That evening, YDSA leaders sent an email to Hillel staff (which they provided to Jewish Currents), saying they regretted having to turn away a staff member, but they did so because they feared disruption. “We in no way intended this as a slight against the organization, and we welcomed student members of Hillel to our meeting,” the email says. YDSA leaders offered to meet with student leaders at Hillel to hear their concerns. Hillel’s student president responded but did not acknowledge the request for a meeting.
The following week, Blazofsky sent an email to “stakeholders of Jewish life at Georgia Tech”—which included parents and donors, but not students—letting them know that she had been turned away from the event, that she believed this violated her First Amendment rights, and that she had filed a complaint against YDSA with the university’s Office of Student Integrity. “What is likely is that they targeted me for being Jewish or affiliated with a Jewish organization,” she wrote.
YDSA members vehemently deny that turning away Blazofsky had anything to do with her Jewish identity. They emphasize that other Jewish students were let in, and that a significant number of YDSA’s 100 members are Jewish. Some YDSA members have been active in both YDSA and Hillel leadership.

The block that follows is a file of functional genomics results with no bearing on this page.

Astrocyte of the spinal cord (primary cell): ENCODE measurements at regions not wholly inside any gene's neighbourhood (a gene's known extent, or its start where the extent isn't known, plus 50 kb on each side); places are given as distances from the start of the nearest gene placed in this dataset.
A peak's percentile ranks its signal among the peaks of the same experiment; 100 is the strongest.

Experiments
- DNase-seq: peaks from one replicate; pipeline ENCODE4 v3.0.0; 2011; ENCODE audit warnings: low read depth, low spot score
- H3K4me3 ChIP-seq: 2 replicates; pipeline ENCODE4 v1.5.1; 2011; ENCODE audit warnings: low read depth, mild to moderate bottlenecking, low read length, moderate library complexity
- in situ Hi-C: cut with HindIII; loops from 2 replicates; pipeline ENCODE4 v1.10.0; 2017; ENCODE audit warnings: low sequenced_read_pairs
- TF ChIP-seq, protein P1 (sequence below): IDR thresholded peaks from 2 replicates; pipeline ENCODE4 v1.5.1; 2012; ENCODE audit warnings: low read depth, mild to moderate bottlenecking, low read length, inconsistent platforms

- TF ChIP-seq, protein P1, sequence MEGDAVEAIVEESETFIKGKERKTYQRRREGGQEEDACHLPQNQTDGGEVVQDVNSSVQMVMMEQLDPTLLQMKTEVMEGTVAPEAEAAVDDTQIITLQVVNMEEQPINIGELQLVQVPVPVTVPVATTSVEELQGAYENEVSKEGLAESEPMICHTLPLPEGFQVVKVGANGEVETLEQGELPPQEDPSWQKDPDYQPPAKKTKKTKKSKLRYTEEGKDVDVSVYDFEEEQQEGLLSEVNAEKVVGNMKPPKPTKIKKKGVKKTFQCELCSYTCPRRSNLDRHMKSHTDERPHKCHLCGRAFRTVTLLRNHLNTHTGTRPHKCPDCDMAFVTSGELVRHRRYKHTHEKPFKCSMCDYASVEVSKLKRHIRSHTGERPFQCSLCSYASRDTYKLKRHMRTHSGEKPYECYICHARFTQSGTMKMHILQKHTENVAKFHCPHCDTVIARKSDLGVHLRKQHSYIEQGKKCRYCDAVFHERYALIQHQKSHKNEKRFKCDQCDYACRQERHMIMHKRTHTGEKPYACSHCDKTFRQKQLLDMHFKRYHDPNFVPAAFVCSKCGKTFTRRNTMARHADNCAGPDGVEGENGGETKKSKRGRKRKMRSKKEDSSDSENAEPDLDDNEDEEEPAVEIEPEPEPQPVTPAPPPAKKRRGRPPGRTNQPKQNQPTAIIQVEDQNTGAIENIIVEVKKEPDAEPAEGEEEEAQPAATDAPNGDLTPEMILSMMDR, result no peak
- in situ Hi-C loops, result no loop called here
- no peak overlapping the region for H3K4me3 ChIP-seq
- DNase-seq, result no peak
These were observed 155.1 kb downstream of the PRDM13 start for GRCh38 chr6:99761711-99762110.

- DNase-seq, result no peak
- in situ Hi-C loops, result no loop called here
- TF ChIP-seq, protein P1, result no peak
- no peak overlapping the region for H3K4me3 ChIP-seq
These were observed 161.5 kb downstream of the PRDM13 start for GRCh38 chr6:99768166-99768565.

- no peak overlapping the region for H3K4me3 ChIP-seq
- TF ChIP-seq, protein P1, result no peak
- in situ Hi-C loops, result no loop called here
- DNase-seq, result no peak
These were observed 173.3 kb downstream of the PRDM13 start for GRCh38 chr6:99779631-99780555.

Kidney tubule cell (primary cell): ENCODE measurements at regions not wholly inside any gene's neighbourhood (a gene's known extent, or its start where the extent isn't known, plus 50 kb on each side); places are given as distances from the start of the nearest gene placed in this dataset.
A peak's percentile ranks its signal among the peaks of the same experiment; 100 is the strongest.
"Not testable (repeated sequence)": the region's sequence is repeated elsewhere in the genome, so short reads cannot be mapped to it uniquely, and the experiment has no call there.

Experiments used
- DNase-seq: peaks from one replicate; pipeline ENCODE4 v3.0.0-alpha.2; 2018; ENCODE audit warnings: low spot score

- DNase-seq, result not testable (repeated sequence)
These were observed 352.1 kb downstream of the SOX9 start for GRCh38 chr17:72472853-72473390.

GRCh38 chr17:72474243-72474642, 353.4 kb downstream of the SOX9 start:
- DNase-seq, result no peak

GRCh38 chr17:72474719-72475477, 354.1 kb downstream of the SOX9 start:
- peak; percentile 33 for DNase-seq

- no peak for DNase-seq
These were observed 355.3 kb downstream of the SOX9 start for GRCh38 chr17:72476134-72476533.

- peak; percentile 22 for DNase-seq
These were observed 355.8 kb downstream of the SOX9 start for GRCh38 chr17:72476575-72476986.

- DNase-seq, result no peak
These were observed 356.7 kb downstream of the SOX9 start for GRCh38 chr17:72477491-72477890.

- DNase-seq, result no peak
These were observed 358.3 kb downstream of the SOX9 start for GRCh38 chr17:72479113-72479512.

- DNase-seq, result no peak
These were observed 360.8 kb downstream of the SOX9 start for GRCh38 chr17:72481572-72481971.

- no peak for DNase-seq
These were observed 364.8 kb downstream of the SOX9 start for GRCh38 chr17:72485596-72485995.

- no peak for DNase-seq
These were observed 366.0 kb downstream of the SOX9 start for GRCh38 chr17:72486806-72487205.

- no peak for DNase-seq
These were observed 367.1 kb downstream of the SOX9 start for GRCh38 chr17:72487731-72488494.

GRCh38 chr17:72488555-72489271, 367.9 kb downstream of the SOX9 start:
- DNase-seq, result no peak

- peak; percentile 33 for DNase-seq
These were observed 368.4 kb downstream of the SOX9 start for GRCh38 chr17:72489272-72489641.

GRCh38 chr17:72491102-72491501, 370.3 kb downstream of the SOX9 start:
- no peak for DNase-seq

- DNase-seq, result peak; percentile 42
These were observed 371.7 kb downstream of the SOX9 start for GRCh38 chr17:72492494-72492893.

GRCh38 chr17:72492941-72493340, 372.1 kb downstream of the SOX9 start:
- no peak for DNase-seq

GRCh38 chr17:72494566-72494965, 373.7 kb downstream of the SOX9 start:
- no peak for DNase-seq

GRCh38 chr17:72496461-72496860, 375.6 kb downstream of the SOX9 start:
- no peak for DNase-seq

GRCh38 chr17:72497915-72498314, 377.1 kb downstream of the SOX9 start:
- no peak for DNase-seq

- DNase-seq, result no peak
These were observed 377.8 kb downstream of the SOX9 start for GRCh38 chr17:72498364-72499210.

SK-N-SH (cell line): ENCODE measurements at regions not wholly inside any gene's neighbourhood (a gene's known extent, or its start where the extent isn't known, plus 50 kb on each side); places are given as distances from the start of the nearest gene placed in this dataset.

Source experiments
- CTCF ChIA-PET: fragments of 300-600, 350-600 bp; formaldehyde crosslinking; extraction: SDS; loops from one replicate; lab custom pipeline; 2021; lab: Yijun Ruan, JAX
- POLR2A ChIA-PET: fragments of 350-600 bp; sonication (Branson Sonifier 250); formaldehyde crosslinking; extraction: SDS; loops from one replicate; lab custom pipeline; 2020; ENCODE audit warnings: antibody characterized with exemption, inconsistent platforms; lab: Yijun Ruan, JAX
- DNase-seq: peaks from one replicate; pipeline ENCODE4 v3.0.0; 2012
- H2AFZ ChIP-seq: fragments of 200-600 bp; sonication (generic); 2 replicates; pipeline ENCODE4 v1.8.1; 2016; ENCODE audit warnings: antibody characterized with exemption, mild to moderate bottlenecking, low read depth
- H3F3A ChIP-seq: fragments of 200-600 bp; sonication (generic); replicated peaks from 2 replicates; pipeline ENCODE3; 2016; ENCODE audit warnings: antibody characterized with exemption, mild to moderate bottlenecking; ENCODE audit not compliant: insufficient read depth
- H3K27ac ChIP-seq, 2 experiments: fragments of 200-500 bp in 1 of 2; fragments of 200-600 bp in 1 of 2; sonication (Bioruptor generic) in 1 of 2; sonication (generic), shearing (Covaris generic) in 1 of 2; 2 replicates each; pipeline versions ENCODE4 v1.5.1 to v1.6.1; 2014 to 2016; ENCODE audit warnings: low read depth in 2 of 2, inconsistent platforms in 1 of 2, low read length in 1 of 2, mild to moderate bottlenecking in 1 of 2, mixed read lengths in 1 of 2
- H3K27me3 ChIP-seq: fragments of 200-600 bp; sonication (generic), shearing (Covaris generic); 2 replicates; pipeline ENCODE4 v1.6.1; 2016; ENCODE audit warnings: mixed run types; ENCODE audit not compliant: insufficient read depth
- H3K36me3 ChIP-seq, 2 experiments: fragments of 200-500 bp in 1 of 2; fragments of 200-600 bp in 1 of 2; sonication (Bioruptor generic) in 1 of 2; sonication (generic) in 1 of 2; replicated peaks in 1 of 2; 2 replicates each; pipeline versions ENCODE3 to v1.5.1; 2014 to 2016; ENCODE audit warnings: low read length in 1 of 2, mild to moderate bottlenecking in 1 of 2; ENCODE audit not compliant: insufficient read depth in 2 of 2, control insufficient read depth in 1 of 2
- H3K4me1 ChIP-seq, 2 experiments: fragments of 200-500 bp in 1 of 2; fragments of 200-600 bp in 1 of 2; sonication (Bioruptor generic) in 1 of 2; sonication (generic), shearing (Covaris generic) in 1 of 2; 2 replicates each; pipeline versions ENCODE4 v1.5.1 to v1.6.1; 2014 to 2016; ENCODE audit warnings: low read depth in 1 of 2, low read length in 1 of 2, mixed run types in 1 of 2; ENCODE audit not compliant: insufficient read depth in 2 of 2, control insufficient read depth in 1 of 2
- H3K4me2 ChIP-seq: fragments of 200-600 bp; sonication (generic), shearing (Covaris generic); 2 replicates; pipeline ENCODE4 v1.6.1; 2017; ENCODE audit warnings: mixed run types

After Blazofsky filed her complaint, YDSA faced a convoluted and opaque disciplinary process before the Office of Student Integrity, Ventura and Knauf say. The hearing was delayed until September, and the students did not receive evidence and information about the charges against them, which was supposed to be provided according to school procedure. In October, YDSA was informed that they had violated Student Code of Conduct rule 21.b, which prohibits “[o]bjectively offensive conduct directed at a particular person or persons based upon that person or persons’ race, color, religion, sex, national origin, age, disability, sexual orientation, gender identity, veteran status, or any class protected by law.” The Office of Student Integrity included no justification for its decision, but placed the club on disciplinary probation and, as a form of sanction, announced that they would be required to host three events to “discuss differing viewpoints on subject matters.”